Friday, December 10, 2010

Haitian Elections

So if you've been following Haitian news, you know that Haiti just had a big round of elections on the 28th of November, including new presidential elections. Its been a big deal, and its really important who wins. The current president, Rene Preval, is widely disliked. A lot of the foreign aid that was promised to Haiti after the earthquake has yet to be distributed because of the distrust of the current government. His son-in-law, Jude Celestin, is running for president. He is also fairly widely disliked, although he has his supporters. Corruption runs rampant through the government, and though a new president won't change all of that, it should help.

The results of this election were announced on Tuesday evening. Mirlande Manigat, the leading opposition candidate, got about 32% of the vote. Jude Celestin, who had been in third place, suddenly moved into second place the day the results were announced, with about 22% of the vote, Michel "Mickey" Martelly, the other opposition candidate and Haitian pop star, coming in third, 6,800 votes behind Celestin. The way Haiti's elections work, if no one has an outright majority after the first election (which is likely, given that there are somewhere around 20 candidates) there is a run-off election between the top two candidates.

Now, here's where it gets interesting. The day after the election, 12 of the 19 candidates got together and said that they wanted the election thrown out because of election fraud. There were accusations of stuffing the ballot boxes, people showing up and not being on the list of eligible voters, intimidation, and the like, including one guy who showed up to vote and he wasn't on the list, but his dead brother was. After the results were announced, Martelly's supporters took to the streets protesting, claiming the results were tampered with and Martelly should be in the run-off instead of Celestin. Celestin's campaign manager then said he was going to protest the results too, claiming Celestin should have gotten 52% of the vote, winning the election outright. (A pretty outrageous claim if you ask me.)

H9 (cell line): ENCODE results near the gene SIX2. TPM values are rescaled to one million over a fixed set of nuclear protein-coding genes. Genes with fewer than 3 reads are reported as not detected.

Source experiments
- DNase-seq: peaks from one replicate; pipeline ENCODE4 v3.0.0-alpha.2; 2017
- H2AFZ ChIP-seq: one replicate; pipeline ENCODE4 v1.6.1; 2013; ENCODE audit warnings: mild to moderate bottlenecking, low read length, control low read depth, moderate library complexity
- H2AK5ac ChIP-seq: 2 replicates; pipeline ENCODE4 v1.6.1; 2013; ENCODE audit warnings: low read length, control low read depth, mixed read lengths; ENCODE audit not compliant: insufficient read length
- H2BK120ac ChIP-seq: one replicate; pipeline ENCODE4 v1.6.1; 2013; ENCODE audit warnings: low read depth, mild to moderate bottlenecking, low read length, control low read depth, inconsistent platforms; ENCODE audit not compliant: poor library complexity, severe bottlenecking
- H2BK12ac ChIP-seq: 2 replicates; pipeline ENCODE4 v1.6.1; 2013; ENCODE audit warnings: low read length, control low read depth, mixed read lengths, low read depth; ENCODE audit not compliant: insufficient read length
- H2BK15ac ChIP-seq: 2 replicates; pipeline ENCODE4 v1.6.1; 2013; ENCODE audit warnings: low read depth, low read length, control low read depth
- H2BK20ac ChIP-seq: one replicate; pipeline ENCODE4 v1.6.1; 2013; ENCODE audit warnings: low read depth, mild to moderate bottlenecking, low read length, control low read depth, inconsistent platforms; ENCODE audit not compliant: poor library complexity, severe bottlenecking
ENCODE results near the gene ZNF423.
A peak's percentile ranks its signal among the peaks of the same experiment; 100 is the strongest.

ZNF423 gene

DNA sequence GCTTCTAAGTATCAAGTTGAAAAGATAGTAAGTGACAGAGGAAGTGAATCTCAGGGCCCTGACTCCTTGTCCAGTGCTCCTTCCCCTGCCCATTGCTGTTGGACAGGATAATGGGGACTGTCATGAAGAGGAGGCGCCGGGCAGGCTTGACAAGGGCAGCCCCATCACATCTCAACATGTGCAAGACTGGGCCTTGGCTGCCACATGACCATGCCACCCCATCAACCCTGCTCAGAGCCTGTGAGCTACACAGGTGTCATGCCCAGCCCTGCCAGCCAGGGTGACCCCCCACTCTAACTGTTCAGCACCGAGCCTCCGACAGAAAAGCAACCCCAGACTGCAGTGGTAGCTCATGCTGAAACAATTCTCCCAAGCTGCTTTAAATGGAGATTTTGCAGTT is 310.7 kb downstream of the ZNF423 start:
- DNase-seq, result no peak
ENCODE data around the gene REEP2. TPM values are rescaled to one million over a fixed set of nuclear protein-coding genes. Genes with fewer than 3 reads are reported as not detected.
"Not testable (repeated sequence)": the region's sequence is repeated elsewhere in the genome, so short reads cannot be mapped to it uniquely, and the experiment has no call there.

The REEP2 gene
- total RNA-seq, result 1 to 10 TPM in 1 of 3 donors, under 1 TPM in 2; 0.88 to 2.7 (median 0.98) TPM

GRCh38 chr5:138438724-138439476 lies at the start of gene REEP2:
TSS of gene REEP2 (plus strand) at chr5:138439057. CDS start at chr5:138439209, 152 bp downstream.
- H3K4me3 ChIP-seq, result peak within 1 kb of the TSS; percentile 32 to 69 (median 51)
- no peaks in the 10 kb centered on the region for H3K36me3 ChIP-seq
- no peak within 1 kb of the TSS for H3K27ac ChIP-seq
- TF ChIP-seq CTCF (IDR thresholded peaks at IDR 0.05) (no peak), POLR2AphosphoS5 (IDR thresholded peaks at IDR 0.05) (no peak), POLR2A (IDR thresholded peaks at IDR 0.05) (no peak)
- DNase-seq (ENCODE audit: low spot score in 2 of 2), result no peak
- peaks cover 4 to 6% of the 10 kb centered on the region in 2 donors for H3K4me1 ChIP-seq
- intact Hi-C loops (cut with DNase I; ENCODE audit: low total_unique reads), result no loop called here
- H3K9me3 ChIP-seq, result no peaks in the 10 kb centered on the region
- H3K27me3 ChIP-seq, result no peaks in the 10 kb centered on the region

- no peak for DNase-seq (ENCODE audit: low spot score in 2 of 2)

Since Wednesday, we haven't had school becasue of the protests. They haven't been too violent; its more of a volume thing. Wednesday, the whole city basically shut down becasue there were so many people in the streets that no one could get to work. The protesters have set fire to a lot of Jude Celestin's campaign banners across the city, as well as setting fire to his party headquarters. It has gotten a bit quieter, but people are still blocking the streets and a smoky/foggy haze hangs over the city. Its been pretty quiet up around us, as most of the protests have been more downtown and in Petionville. (If you're worried about our saftey, you shouldn't worry too much. There's been no protest activity in our area.)

Today (or possibly last night), election officials announced they would recount all the votes in the presence of the three leading candidates, Mirlande Manigat, Jude Celestin and Michel Martelly, and international observers. Which, I think, is a great move. The could have hardly done otherwise though. There are so many eyes on Haiti right now, and such popular discontent with the current government that it would have been difficult for the election comission to have ignored these protests. We'll wait and see what happens, but its good news for democracy in Haiti.

I don't have any pictures cause we're too far away from the action, but check out news sites for some photos. I know BBC and the New York Times have articles and pictures. is where I found info about the recount.

1 comment:

  1. Jaimie,
    is international news on the internet the only way to find out what is really going on?